In the culmination of a long effort to create a neuroscience major, 61 percent of students responded to a survey distributed by the Neuro Club saying that they would pursue it. The results of this survey will be discussed in an upcoming meeting with Peggy Mason, one of the members of the University’s Department of Neurobiology who is leading the cause, as well as other members of the Biological Sciences Collegiate Division (BSCD).
Neuro Club is an RSO for students with an interest in neuroscience. Fourth-year Anya Krok, president and founding member of the club, is very optimistic about the possibility of this major becoming a reality within the year “as evidenced by curriculum changes for third-years interested in majoring in this starting this quarter.” These curriculum changes refocus the course and make it applicable to a neuroscience major.
Although it is unclear how the survey was advertised and distributed, in addition to the 61 percent of students who said they would be interested in pursuing a neuroscience major, 91 percent of those who answered “yes” would be eligible to pursue the major. This, Krok believes, is promising.
Mason said that there was broad support for the major from departments across the University. “We are in a place where [people from all over the University are] on board that this is a great thing to happen,” Mason said.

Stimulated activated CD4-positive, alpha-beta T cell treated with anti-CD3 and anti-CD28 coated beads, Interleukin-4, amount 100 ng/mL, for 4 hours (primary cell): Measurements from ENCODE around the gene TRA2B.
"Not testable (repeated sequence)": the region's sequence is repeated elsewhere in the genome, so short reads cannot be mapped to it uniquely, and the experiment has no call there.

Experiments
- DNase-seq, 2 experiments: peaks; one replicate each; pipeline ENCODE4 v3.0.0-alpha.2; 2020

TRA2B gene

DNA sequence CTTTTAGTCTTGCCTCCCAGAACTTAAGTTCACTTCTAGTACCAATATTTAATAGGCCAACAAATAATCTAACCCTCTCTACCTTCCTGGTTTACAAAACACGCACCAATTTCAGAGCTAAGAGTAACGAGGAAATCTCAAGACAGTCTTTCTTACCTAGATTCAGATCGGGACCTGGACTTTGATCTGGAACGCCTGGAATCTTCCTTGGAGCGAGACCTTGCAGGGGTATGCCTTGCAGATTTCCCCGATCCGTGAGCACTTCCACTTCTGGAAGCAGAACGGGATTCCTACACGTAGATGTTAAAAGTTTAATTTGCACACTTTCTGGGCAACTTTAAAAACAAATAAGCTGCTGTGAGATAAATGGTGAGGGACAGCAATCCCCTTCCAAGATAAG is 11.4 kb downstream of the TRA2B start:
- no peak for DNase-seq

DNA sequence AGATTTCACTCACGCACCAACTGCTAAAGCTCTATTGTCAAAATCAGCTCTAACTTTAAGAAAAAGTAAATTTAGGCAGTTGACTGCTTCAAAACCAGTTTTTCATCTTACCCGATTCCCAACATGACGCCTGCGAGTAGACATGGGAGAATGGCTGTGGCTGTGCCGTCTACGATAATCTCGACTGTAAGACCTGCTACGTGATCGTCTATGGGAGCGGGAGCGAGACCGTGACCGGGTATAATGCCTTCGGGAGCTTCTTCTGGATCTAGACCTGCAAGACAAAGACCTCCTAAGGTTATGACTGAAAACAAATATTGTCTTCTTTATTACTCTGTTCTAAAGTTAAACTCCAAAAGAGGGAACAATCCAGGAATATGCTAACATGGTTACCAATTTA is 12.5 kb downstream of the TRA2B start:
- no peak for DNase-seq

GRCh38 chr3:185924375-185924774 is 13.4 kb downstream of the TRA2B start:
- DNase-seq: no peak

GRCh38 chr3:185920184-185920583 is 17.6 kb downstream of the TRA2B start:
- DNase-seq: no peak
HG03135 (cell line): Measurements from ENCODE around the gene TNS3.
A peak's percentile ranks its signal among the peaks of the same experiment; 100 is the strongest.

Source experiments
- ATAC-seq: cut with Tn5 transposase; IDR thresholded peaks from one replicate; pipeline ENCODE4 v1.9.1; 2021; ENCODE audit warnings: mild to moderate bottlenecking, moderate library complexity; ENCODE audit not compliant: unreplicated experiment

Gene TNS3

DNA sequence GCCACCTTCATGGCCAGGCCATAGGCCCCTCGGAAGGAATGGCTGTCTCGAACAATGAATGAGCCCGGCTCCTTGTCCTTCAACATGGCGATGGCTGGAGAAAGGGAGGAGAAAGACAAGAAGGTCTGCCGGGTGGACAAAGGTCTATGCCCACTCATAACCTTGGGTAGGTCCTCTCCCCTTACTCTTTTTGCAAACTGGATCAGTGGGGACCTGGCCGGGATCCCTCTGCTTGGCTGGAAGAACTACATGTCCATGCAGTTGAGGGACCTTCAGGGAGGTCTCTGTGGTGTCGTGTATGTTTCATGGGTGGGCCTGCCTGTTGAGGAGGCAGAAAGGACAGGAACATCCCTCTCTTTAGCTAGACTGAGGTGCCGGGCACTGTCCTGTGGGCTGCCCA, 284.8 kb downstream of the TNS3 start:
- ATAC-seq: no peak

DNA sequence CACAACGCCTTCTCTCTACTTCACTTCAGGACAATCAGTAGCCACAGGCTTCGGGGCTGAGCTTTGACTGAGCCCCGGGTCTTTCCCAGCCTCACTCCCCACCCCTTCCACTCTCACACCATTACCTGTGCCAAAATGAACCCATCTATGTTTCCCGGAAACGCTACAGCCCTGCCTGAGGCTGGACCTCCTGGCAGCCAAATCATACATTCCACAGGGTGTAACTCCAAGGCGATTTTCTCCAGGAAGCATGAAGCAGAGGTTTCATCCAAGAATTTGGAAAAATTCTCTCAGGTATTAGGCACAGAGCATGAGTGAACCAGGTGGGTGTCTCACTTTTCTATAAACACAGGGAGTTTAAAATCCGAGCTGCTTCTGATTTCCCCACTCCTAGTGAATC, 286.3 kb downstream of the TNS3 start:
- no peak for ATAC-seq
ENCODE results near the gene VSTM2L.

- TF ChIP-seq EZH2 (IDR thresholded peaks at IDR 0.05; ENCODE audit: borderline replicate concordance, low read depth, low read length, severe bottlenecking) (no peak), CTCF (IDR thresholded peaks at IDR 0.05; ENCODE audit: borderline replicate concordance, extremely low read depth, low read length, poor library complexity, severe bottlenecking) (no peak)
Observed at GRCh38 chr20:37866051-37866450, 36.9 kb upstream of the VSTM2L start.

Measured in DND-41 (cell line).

When asked about the feasibility of this major coming to exist the director of the BSCD Laurens Mets declined to comment.
The major has been in development for the past three years. As a first-year Krok started the Neuro Club and began contacting faculty to see whether or not she could start a major. Faculty who felt similarly to Krok, including Mason and Cliff Ragsdale, a professor of the Intro to Neuroscience class, started the campaign.
Part of the reason it has taken so long for a neuroscience major to come close to becoming reality is that the BSCD in the University only has one major. According to Mason, creating a new major “infinitely [increases] the variation… so there is a cultural inertia that [needs to be] worked through.”
Krok said that cultural inertia comes from the fear that if neuroscience, which is a specialization within Biology, becomes a major other specializations like endocrinology could become majors as well.
The University already offers a course called Introduction to Neuroscience that would be required for all neuroscience majors. Although the neuroscience major will be in many ways grounded in the biological sciences, Mason believes that students should “receive a strong background in the breadth of neuroscience” meaning that a person would graduate “with a strong understanding of the nervous system” and all that pertains to it.